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Seductive Abductions - Die Entführung aus dem Serail - Mozart - Warsaw Chamber Opera 21 April 2018

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Initially I think it interesting and instructive to briefly examine the rather exotic Polish-Turkish relations of the past. You may have already read this on a previous post but it remains extremely relevant and you may  have already come across it.

Over the centuries this fascinating and involved subject has had a profound influence on Polish history. This was especially true in the 17th century at the spectacular Siege and subsequent Battle of Vienna (12th September 1683) that witnessed the victory of the Polish Husaria or Winged Cavalry under the command of King Jan Sobieski over the vastly superior military forces of the Ottoman Empire under the Grand Vizier Merzifonlu Kara Mustafa Pasha. 
Historic relations between the two countries were initiated around 1414 with a Polish mission to the Ottoman Empire. Many wars followed over territorial claims in the Back Sea region. This was balanced in a way by supportive collaboration against the Habsburgs and the emerging Grand Duchy of Musco…

Piotr Anderszewski - Barbican - 11 April 2018 - 'The Joy of Elevated Thoughts'

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London has irresistible musical and artistic attractions and over the last three weeks I have sampled what the great metropolis has to offer. However during my aesthetic promenade among the paintings of Modigliani, Picasso, Monet at the National Gallery and the Impressionists at the Courtauld, I did not anticipate I would have one of the great musical experiences of my life - a recital by the visionary Polish musician and pianist Piotr Anderszewski interpreting Bach and Beethoven at the Barbican.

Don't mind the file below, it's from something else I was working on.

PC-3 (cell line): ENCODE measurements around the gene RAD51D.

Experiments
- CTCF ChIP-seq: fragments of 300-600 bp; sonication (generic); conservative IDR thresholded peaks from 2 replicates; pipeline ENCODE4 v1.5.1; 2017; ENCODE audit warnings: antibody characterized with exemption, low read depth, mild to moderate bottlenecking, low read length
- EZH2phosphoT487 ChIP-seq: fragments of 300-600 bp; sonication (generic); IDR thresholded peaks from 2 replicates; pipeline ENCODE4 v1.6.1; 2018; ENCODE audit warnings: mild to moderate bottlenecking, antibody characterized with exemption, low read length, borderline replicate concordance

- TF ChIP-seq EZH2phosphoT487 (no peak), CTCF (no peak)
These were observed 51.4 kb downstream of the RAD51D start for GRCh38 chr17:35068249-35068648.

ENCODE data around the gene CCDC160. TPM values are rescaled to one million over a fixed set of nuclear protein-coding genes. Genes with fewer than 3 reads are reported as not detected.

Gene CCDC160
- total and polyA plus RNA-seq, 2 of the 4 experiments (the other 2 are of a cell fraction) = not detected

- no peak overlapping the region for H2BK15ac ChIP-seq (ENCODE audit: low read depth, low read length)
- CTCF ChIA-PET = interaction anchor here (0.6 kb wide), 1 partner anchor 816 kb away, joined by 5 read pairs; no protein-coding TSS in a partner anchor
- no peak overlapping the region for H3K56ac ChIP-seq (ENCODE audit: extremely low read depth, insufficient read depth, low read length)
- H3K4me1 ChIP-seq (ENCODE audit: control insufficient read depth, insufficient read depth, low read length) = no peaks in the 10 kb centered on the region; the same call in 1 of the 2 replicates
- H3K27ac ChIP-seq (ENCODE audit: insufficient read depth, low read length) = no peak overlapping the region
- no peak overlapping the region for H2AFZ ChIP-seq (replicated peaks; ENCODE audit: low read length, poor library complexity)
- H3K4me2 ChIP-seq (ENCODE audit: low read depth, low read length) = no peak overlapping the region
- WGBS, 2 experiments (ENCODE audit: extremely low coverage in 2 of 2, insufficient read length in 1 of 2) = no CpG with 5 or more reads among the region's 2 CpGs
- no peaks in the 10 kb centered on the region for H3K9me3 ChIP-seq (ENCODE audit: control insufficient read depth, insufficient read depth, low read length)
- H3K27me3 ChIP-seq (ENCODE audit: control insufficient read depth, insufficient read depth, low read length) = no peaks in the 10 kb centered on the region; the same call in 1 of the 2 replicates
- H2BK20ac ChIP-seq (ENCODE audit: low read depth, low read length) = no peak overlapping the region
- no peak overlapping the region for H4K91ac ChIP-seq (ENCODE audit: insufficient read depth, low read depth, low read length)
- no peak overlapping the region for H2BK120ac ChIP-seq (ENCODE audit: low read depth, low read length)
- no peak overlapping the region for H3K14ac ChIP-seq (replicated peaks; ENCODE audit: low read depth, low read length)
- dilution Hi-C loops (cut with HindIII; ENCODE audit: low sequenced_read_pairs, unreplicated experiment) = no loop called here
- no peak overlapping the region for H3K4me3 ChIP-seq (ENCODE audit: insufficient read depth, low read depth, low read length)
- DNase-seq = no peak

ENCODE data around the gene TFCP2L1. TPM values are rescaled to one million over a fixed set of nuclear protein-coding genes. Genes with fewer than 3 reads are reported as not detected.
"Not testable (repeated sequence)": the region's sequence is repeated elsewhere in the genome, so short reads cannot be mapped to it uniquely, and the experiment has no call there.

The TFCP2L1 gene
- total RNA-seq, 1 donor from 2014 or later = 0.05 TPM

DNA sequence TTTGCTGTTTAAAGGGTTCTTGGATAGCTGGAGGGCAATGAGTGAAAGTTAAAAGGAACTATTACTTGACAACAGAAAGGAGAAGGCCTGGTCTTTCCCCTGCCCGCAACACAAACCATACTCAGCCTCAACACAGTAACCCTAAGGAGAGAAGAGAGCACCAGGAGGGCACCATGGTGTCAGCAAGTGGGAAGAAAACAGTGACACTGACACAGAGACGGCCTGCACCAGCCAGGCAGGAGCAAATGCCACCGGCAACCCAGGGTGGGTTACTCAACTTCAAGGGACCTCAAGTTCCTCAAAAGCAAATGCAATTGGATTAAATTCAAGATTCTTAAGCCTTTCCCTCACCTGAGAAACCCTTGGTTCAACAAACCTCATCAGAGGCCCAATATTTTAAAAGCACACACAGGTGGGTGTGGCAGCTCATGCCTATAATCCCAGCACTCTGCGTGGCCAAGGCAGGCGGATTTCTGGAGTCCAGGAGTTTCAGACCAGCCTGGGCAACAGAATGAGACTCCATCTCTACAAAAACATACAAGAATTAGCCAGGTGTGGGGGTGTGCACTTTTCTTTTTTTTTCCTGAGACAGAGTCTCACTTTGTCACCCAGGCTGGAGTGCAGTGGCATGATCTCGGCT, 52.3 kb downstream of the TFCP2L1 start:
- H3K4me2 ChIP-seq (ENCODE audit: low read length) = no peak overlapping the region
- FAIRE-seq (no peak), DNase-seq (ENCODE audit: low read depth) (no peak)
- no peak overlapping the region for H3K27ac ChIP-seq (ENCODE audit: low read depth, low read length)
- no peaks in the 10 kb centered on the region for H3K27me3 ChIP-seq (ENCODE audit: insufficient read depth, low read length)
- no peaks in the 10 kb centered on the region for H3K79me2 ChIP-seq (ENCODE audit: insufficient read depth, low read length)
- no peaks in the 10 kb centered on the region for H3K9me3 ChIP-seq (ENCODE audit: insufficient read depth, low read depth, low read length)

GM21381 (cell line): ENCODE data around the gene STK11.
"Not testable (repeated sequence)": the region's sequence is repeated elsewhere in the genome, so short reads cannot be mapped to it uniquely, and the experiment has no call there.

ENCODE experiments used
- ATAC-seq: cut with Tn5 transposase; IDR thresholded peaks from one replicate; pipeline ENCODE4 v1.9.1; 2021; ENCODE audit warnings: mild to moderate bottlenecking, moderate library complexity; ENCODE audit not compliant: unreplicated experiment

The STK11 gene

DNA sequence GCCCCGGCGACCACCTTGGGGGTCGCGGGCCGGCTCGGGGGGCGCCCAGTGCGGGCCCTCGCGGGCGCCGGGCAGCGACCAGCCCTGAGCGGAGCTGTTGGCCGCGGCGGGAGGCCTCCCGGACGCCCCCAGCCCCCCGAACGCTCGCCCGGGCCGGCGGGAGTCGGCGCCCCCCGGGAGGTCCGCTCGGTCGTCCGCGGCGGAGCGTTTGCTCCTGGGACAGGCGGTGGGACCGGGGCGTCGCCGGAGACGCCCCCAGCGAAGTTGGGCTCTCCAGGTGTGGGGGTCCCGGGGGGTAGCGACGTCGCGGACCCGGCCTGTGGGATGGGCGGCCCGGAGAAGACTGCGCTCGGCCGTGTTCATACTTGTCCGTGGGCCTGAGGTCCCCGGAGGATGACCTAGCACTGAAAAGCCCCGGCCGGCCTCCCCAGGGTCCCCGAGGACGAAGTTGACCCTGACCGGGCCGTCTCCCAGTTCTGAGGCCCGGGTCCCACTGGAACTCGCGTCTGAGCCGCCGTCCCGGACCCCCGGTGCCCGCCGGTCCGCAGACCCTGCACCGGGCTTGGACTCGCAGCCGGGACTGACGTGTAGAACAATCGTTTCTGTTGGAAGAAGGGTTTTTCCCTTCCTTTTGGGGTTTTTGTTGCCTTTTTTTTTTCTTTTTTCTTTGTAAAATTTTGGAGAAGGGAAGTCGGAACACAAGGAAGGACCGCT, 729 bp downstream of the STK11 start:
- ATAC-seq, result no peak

The nineteenth century English poet William Wordsworth spoke of poetry as only able to be produced by
'...a man who being possessed of more than usual organic sensibility, has also thought long and deep…’ 
From the opening of the three Preludes and Fugues from Book II of Das Wohltemperierte Klavier we felt incontrovertibly to be in the presence of such a philosophically reflective and imaginative artist. This became increasingly clear and utterly convincing as the recital progressed.
The fi…

Polish Royal Opera - Aleksander i Apelles - Karol Kurpiński - 10 March 2018

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It is always of great interest in life to stumble over a rare, normally inaccessible and forgotten work of art. An apple on the moon. In this case it was a small chamber opera by the eminent Polish composer Karol Kazimierz Kurpiński (1785-1857) that had not been performed in repertory for some two hundred years.  
Outside of his native land, his name would certainly only be known to a few specialist musicologists in western countries despite being the most prominent Polish composer before Fryderyk Chopin. Born in Włoszakowice, a small villagein west-central Poland, some sixty kilometers from Poznań, he was the son of the local organist and the daughter of a village civil servant. From 1800 to 1808 he played the violin in the orchestra of Count Feliks Polanowski at his seat near Lwów. Later in 1810 he held the post of assistant conductor until 1824 at the National Theater in Warsaw alongside Josef Elsner, Fryderyk Chopin's teacher and also an opera composer of note. At that time he …